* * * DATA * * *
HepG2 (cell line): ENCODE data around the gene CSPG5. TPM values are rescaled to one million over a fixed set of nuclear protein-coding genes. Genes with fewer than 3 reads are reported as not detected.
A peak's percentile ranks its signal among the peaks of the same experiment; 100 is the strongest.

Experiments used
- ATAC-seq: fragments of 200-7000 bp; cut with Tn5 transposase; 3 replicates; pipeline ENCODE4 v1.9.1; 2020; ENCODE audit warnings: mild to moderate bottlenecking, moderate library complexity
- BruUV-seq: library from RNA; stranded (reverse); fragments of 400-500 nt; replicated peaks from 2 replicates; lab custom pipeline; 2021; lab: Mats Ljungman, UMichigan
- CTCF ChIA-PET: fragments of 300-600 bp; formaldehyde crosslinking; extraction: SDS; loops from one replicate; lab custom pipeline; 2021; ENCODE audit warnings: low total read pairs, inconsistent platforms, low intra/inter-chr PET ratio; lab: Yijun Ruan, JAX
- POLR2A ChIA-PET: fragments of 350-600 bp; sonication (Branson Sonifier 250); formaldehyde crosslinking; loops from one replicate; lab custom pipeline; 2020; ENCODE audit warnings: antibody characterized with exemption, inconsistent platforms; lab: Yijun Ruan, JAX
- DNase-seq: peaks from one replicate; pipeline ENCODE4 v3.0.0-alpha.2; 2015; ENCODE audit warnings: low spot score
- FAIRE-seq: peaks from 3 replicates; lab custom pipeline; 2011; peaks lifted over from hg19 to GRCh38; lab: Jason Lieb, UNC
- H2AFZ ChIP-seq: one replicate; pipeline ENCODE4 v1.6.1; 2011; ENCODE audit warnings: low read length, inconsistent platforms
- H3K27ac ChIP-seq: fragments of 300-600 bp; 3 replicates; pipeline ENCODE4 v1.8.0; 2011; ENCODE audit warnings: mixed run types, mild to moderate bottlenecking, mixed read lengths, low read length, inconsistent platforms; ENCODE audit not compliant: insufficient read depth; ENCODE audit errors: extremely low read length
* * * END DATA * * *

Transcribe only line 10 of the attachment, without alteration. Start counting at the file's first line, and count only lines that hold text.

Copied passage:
- H2AFZ ChIP-seq: one replicate; pipeline ENCODE4 v1.6.1; 2011; ENCODE audit warnings: low read length, inconsistent platforms